Tiny, Ring-Like Device Allows for Control of Wearables

Researchers in Germany have developed tiny devices that can be worn on the body and work by deformation to control wearable devices.

Wearable technology is increasingly becoming popular in the form of fitness monitors and smartwatches. But due to their small surfaces, controlling wearables isn’t always user-friendly.

Enter an idea from researchers at Saarland University in Germany, which proposes to use tiny wearable devices that can be worn on the body and need only be manipulated by one finger to control different wearables from one interface.

Called DeformWear, the devices operate on what’s called “deformation input”—basically by using a small button with a variety of gestures, according to the pair of researchers who developed the technology—research leader Martin Wiegel, formerly of Saarland but now with Honda Labs, and Professor Jurgen Steimle of the Human-Computer Interaction Lab at Saarland University.

“Due to their small surfaces, wearable devices make existing techniques for touch input very challenging,” researchers wrote on a website about the technology. “We introduce DeformWear, tiny wearable devices that leverage single-point deformation input on various body locations. Despite the small input surface, DeformWear enables expressive and precise input using high-resolution pressure, shear, and pinch deformations.”



Researchers in Germany have developed tiny devices that can be worn on the body and work by deformation to control wearable devices. Called DeformWear the team from Saarland University said users can interact with the devices with precise and expressive techniques while it’s worn on the finger, around the neck as a pendant, or in other ways on the body. (Source: Human-Computer Interaction Lab, Saarland University)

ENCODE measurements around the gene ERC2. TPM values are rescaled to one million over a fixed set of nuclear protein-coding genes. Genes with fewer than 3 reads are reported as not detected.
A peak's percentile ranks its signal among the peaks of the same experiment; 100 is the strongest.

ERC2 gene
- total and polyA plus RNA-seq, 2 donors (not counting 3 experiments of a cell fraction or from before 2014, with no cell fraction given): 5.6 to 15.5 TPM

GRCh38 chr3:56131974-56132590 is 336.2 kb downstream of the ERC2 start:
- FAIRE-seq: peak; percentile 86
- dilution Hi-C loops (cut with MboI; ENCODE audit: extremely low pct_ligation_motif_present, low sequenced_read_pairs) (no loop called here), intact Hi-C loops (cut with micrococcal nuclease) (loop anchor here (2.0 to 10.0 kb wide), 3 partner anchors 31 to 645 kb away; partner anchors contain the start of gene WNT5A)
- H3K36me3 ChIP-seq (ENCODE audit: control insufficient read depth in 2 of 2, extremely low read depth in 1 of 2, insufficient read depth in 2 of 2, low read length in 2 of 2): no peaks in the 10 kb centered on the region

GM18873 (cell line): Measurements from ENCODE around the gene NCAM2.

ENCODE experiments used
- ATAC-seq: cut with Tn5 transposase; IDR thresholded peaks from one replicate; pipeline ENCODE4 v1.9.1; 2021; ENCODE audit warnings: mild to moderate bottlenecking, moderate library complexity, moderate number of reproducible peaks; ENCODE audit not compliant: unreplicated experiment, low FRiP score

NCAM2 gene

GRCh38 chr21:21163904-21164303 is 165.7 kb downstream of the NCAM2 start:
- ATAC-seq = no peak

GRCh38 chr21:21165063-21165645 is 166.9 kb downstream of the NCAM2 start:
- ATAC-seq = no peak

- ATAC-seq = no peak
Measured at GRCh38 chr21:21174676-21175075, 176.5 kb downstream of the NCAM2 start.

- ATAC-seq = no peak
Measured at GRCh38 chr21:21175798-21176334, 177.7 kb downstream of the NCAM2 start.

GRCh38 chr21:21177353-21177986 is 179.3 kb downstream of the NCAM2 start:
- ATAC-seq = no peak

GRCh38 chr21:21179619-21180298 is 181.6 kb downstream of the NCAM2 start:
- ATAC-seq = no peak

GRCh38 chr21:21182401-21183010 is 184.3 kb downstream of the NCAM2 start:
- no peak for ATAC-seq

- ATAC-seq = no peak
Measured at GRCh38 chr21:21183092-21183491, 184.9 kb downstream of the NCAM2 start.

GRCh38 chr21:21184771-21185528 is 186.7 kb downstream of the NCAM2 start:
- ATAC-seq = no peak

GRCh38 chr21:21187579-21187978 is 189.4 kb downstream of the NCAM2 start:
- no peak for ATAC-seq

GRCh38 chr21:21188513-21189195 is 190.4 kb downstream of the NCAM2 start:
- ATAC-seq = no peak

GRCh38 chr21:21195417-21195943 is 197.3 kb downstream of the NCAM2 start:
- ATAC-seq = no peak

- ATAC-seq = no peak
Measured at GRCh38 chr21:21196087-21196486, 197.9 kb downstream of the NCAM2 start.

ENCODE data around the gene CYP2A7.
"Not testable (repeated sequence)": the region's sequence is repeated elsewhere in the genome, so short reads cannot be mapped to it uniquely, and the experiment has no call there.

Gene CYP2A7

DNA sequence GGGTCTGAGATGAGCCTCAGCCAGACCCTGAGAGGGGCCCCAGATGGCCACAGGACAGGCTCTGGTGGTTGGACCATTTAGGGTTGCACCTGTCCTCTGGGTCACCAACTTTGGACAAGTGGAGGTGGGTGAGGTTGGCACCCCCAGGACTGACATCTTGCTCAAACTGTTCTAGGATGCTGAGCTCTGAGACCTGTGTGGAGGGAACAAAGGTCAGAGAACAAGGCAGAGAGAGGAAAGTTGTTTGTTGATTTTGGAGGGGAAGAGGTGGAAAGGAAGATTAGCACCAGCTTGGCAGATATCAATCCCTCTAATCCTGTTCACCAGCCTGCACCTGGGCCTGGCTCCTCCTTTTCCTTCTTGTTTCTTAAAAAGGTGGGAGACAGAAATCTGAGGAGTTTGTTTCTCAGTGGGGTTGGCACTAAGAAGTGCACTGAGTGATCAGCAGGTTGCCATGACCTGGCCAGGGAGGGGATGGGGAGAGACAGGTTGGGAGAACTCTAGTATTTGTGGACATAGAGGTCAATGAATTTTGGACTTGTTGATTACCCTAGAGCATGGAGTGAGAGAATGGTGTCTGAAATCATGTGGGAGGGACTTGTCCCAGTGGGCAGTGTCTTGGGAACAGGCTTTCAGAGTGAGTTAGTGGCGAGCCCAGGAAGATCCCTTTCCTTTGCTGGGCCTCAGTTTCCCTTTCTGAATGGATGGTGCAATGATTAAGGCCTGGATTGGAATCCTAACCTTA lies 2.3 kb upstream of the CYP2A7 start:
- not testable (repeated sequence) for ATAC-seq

The device itself is comprised of rubber half-sphere with a diameter of about 10 millimeters. Inside the half-sphere is an infrared LED that emits light onto its inside surface of the sphere, as well as four photodiodes that detect and measure the light as it reflects back from the surface.

Users interact with the device-- which can be worn on the finger as a cuff-like device, on a pendant worn around the neck, or in other ways--through a set of techniques specified by DeformWear’s developers.

DeformWear can be used as both a standalone input device or as a companion device for wearables such as smart watches, head-mounted displays, or headphones, researchers said.

“Results from a user study demonstrate that these tiny devices allow for precise and expressive interactions on many body locations, in standing and walking conditions,” they wrote on the site.

The team published a paper about their work online. In it, they describe the techniques for working with DeformWear to send different commands to wearable devices through wireless communications.

For instance, users can do the typical pressing on the input for one type of control, while something called shear deformations are created using a tangential force that the thumb or finger exerts on the upper side of the sensor, which offer two-dimensional control, according to researchers.

Users also can pinch the device to add another control aspect, with all three techniques combined creating “precision of three-dimensional deformation input [that] allows for a high degree of expressiveness on a tiny input surface,” Wiegel and Steimle wrote in their paper.

The team already has demonstrated successfully the capability of DeformWear to control several devices—both worn and external--including a smartwatch, a set of virtual-reality glasses, and a television.

Elizabeth Montalbano is a freelance writer who has written about technology and culture for more than 15 years.



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